Cameron Diaz Has Serious Opinions On Pubic Hair (and So Do We)
It's official, Cameron Diaz has an opinion about everything. Diaz is being both criticized and celebrated for comments made in her newly-released book, The Body Book: The Law of Hunger, the Science of Strength, and Other Ways To Love Your Amazing Body. The 263-page book covers topics ranging from health, nutrition, and exercise to, um, more sensitive subjects. Specifically, Diaz is receiving her latest wave of attention regarding thoughts on pubic hair; in a section called, "In Praise of Pubes" (yes, really) Diaz encourages women to keep their pubic hair in its natural state, claiming that the idea of permanent laser-hair removal sounds like a "crazy idea" to her.
And, in a week during which American Apparel debuted full-bush-baring window displays, Diaz's "pube-gate" lands during a time when there's more talk than usual in the media about lady grooming. But there are a few things here worth noting.
It's great that Cameron Diaz wrote a book on health — that woman is 41 years old and clearly doing something right. If there's a book telling me how to work toward a physique like hers, I'm at least going to flip through it in Barnes & Nobles while I eat a muffin. Even if she does start one section by saying, "let's talk about poop, baby!" I'm at least willing to hear what Diaz has to say about health because, well, she looks like she knows what she's doing.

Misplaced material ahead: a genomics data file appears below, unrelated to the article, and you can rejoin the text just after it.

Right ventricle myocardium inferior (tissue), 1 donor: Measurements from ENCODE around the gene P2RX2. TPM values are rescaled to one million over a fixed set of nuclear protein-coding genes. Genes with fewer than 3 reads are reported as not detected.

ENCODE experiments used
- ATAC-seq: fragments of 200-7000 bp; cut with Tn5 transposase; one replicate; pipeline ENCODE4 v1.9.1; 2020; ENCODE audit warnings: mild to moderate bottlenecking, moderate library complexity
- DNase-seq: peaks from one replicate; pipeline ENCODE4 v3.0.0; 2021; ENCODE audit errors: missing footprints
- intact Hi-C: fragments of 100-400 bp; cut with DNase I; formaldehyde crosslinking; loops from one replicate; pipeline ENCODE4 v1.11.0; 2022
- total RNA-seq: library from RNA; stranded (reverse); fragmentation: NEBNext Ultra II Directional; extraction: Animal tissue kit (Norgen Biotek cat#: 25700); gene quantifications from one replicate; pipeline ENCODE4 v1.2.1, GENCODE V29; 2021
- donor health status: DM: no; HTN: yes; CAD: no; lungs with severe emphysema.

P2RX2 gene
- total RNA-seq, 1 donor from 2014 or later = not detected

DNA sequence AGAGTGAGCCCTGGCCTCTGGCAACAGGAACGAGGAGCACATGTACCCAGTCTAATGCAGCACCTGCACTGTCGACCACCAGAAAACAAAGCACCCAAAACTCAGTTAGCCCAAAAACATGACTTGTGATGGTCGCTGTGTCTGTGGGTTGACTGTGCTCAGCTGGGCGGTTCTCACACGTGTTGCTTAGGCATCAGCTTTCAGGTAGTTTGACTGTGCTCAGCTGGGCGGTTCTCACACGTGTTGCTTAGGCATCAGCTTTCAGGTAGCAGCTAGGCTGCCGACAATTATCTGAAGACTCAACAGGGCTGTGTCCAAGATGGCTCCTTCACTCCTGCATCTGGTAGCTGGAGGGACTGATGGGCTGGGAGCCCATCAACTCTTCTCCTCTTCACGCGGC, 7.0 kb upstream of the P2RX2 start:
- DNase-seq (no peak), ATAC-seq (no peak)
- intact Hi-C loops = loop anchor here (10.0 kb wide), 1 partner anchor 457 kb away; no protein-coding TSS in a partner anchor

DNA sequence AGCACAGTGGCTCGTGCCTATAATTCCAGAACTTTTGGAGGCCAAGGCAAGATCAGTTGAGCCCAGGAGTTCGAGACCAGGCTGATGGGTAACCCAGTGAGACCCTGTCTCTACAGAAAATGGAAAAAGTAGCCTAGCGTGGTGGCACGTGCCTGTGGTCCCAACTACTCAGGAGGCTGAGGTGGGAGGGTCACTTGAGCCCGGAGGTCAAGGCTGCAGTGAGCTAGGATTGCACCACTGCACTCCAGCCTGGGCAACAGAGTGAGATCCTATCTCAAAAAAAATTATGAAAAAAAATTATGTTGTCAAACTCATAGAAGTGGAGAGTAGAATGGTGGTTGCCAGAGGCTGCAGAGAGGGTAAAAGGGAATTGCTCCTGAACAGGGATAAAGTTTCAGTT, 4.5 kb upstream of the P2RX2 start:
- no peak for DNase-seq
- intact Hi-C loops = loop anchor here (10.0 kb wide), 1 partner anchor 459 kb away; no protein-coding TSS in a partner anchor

However, Diaz's comments about pubic hair are a little disconcerting for a handful of reasons. First of all, remember when she was very vocal about being disturbed at her friend being "obsessed with having a '70s vibe bush?" That friend turned out to be Gwenyth Paltrow, whom Diaz said she "pinned down" to, uh, give her a trim.
Diaz has defended herself in response to criticisms by saying that she doesn't care what anyone does with her own pubic hair (I imagine Paltrow might feel differently), but is simply saying that pubic hair has a purpose and is there for a reason.
While I can appreciate encouraging women to embrace their natural body rather than the socially-driven idea of hairless femininity, there seems to be a double standard here. As Emer O'Toole touched on in her article for The Guardian, Diaz's views beg the question: well, what about other natural body hair? Something tells me you aren't going to see Cameron Diaz at any premieres or photo shoots with hair under her arms.
Despite good intentions, Diaz's espousal of going au naturel is just as bad as anyone's mission encouraging women a woman to get waxed simply because it is the assumed societal standard. Diaz's book should not be an evangelical treatise for her own (obviously inconsistent) ideas on body hair.
Diaz preaching to other women about what they should or shouldn't do only adds to the constant cycle of body shaming, leaving women questioning our own decisions and why we make them. Women should be able to choose how we do things — including our preferred grooming — without a dozen voices providing commentary on it.
While Diaz's comments may have dangerous connotations, her voice is certainly being heard and in many ways, this is important — regardless of what she is saying. Speaking on a subject that would have been considered taboo in the not so distant past and sparking a vivid, active debate driven almost entirely by women is something that can be acknowledged as a step in the right direction, certainly — even if what she is saying makes some of us a little angry.
You may have immaculately sculpted abs, Cameron Diaz, but you don't get to tell women what is right, wrong, or "crazy" in terms of pubic hair.